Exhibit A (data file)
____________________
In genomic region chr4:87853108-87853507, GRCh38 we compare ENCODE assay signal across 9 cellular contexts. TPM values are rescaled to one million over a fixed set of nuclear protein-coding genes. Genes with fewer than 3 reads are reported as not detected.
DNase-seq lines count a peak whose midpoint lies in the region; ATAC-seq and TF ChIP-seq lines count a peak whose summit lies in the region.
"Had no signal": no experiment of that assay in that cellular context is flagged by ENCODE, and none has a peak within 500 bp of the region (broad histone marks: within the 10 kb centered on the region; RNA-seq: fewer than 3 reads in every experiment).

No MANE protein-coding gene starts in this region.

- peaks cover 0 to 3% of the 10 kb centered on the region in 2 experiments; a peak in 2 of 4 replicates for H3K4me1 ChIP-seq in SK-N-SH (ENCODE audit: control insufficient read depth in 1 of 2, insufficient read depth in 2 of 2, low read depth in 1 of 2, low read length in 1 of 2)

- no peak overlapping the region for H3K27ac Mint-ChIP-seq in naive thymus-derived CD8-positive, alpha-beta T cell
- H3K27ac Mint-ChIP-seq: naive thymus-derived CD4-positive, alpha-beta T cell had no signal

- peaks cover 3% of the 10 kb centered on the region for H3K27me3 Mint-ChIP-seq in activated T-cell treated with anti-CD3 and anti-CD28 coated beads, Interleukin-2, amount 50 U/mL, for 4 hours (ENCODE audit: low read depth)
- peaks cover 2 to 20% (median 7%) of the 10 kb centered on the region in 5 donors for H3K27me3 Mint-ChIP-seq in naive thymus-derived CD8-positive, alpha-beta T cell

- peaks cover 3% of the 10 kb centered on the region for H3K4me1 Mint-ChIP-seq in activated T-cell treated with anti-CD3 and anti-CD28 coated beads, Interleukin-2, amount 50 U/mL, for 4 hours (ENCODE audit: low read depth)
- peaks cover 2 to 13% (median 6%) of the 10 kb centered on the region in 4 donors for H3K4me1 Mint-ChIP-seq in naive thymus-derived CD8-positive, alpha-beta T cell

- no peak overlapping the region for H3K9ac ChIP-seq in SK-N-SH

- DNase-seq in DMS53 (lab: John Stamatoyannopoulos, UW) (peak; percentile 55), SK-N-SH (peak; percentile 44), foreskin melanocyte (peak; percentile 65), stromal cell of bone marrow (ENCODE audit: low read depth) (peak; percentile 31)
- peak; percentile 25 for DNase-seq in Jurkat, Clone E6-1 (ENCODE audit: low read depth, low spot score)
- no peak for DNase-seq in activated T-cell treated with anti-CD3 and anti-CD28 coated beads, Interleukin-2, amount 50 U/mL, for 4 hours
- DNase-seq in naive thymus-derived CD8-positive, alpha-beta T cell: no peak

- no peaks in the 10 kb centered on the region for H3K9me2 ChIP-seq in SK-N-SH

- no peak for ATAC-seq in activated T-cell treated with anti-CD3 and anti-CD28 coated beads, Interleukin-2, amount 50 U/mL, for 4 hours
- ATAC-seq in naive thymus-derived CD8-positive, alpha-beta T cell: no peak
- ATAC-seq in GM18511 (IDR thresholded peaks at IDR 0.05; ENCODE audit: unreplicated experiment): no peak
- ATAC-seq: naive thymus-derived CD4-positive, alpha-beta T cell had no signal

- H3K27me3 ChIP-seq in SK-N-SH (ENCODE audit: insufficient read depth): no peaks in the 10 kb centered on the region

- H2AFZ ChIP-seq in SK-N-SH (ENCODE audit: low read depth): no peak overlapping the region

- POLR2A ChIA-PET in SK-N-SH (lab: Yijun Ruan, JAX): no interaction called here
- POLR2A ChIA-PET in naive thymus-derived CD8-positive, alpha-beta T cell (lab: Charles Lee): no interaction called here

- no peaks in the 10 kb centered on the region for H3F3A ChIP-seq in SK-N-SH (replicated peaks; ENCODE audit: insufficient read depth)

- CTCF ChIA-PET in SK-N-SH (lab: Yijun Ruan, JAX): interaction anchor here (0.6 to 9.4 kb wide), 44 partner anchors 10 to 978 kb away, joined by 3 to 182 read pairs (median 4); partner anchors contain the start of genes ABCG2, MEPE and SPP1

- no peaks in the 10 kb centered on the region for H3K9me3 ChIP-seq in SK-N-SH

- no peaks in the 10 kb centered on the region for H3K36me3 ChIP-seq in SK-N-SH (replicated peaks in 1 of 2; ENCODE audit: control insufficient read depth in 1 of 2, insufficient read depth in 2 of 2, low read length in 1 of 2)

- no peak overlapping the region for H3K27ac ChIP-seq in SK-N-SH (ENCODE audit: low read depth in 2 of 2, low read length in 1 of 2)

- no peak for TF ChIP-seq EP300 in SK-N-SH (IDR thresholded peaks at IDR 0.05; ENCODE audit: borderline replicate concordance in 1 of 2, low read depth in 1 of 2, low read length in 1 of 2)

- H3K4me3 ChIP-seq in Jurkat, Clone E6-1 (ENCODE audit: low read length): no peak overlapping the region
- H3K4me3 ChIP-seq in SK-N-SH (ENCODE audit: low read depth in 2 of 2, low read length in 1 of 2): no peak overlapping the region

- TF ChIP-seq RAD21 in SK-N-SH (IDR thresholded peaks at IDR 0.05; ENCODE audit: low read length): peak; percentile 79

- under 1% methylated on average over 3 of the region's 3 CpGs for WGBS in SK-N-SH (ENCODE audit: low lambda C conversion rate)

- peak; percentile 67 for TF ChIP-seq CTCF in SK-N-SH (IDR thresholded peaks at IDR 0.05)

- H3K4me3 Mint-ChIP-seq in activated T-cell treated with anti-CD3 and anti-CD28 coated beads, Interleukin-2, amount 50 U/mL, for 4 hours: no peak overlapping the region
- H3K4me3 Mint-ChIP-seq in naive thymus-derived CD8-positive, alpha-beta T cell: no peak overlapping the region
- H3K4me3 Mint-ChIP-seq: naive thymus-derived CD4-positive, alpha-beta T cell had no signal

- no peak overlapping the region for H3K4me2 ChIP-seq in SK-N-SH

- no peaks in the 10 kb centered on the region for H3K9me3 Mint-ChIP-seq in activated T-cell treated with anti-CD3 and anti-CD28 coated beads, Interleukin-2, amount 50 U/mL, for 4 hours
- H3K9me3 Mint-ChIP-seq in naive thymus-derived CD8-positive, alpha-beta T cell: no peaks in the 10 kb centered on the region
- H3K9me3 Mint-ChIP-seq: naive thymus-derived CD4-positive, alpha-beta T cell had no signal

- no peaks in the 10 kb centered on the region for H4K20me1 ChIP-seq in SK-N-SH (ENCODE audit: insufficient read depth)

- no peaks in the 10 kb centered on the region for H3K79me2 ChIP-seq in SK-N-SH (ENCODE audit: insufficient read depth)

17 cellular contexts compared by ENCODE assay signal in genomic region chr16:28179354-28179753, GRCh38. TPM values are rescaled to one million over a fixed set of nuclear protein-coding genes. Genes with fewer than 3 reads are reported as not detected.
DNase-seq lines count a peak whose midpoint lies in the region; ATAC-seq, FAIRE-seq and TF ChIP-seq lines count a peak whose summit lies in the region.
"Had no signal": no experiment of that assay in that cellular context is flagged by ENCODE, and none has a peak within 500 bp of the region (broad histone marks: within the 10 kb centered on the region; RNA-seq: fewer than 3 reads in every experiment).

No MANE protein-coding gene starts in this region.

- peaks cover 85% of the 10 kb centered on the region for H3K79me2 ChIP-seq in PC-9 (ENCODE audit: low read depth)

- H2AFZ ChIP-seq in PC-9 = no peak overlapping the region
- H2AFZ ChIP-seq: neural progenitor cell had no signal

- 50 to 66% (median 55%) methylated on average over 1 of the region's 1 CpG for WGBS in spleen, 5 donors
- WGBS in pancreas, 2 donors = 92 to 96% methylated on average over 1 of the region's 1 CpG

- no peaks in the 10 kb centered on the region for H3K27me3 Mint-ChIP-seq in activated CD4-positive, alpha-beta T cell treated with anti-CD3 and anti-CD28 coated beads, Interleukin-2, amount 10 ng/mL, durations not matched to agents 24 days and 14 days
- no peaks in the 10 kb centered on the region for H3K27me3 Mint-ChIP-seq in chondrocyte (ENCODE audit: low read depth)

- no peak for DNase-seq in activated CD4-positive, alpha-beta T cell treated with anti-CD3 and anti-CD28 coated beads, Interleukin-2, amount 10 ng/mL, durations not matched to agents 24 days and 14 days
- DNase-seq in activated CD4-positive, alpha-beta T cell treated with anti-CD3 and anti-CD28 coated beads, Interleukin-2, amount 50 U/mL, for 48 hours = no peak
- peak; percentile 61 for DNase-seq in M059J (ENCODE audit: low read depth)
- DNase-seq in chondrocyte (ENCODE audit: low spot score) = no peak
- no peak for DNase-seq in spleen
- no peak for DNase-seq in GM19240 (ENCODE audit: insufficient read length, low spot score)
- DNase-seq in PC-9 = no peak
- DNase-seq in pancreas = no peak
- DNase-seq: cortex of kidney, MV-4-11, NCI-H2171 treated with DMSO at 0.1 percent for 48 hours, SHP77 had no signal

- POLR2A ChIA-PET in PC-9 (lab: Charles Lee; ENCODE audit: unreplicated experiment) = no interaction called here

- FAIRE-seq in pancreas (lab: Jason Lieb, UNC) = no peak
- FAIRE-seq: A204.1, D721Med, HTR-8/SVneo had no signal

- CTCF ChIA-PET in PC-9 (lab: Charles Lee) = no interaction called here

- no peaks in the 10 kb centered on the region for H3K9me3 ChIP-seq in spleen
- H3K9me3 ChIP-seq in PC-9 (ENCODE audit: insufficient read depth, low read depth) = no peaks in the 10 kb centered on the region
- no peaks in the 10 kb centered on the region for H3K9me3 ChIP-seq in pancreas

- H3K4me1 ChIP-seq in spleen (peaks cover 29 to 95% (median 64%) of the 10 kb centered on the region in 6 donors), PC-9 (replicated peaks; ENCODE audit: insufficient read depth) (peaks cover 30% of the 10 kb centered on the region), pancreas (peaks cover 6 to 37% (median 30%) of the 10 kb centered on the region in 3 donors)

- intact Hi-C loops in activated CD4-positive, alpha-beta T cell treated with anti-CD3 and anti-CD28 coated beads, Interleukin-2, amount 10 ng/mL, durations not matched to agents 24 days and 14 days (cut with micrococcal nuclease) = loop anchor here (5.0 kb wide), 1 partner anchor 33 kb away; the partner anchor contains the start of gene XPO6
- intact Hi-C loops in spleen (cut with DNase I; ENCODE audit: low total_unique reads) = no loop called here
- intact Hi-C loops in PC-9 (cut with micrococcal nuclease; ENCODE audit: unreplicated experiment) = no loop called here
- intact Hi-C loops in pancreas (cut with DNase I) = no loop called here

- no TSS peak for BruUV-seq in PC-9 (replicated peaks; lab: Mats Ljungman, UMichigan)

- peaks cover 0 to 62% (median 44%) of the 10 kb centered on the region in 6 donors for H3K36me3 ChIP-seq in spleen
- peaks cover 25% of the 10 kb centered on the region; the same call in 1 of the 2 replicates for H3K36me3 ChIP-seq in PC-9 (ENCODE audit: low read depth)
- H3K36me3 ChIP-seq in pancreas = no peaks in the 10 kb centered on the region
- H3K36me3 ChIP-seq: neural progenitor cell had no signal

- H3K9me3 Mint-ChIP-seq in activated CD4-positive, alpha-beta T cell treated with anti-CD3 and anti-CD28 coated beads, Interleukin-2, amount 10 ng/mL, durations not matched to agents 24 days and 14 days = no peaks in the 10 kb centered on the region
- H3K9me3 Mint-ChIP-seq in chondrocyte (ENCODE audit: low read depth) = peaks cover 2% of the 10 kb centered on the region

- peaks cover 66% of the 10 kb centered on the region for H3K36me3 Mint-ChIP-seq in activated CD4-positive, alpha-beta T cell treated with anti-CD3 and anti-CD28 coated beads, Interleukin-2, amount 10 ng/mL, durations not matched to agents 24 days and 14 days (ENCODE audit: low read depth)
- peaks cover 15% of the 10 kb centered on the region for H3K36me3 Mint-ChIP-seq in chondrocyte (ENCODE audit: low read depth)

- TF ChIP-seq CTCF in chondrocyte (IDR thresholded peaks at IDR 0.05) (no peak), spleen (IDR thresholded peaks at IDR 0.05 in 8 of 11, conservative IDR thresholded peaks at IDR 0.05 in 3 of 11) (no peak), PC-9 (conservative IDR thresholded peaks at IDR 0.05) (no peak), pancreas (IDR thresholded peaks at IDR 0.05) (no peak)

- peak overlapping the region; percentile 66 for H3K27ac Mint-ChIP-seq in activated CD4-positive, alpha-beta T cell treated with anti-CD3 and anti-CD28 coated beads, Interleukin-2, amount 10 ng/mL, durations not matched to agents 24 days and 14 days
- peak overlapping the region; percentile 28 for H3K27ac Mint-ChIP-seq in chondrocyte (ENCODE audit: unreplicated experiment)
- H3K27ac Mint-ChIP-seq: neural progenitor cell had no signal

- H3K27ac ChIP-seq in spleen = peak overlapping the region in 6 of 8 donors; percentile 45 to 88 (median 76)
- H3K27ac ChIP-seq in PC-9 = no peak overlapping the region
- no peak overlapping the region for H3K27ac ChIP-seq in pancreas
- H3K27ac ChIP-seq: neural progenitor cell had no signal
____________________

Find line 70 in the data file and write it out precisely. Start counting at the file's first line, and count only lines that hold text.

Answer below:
- no peaks in the 10 kb centered on the region for H3K9me3 ChIP-seq in spleen